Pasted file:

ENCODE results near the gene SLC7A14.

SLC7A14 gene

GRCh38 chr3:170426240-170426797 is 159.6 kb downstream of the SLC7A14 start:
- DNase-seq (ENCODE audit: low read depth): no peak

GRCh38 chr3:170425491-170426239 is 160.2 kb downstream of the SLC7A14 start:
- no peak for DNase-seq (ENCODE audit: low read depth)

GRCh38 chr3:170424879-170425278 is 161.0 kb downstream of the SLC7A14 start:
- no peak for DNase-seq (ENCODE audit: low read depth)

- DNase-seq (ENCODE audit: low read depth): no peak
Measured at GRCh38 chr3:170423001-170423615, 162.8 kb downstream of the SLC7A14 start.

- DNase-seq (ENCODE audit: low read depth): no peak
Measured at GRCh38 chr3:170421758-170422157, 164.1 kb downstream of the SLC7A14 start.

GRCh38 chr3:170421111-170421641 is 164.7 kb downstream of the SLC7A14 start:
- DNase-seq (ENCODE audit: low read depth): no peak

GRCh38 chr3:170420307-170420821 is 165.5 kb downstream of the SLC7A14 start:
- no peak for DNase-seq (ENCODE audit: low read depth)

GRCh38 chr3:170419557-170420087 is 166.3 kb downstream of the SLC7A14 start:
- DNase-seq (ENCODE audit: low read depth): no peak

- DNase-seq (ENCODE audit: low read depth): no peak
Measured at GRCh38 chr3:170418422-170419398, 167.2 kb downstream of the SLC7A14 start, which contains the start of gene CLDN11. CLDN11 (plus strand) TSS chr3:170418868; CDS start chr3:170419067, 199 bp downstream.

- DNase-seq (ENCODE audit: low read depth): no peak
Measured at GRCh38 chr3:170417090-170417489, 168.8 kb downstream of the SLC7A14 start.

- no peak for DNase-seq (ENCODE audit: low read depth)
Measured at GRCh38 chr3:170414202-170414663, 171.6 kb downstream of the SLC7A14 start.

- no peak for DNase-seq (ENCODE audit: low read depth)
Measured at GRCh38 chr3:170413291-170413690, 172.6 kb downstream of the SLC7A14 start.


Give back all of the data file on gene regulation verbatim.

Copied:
ENCODE results near the gene SLC7A14.

SLC7A14 gene

GRCh38 chr3:170426240-170426797 is 159.6 kb downstream of the SLC7A14 start:
- DNase-seq (ENCODE audit: low read depth): no peak

GRCh38 chr3:170425491-170426239 is 160.2 kb downstream of the SLC7A14 start:
- no peak for DNase-seq (ENCODE audit: low read depth)

GRCh38 chr3:170424879-170425278 is 161.0 kb downstream of the SLC7A14 start:
- no peak for DNase-seq (ENCODE audit: low read depth)

- DNase-seq (ENCODE audit: low read depth): no peak
Measured at GRCh38 chr3:170423001-170423615, 162.8 kb downstream of the SLC7A14 start.

- DNase-seq (ENCODE audit: low read depth): no peak
Measured at GRCh38 chr3:170421758-170422157, 164.1 kb downstream of the SLC7A14 start.

GRCh38 chr3:170421111-170421641 is 164.7 kb downstream of the SLC7A14 start:
- DNase-seq (ENCODE audit: low read depth): no peak

GRCh38 chr3:170420307-170420821 is 165.5 kb downstream of the SLC7A14 start:
- no peak for DNase-seq (ENCODE audit: low read depth)

GRCh38 chr3:170419557-170420087 is 166.3 kb downstream of the SLC7A14 start:
- DNase-seq (ENCODE audit: low read depth): no peak

- DNase-seq (ENCODE audit: low read depth): no peak
Measured at GRCh38 chr3:170418422-170419398, 167.2 kb downstream of the SLC7A14 start, which contains the start of gene CLDN11. CLDN11 (plus strand) TSS chr3:170418868; CDS start chr3:170419067, 199 bp downstream.

- DNase-seq (ENCODE audit: low read depth): no peak
Measured at GRCh38 chr3:170417090-170417489, 168.8 kb downstream of the SLC7A14 start.

- no peak for DNase-seq (ENCODE audit: low read depth)
Measured at GRCh38 chr3:170414202-170414663, 171.6 kb downstream of the SLC7A14 start.

- no peak for DNase-seq (ENCODE audit: low read depth)
Measured at GRCh38 chr3:170413291-170413690, 172.6 kb downstream of the SLC7A14 start.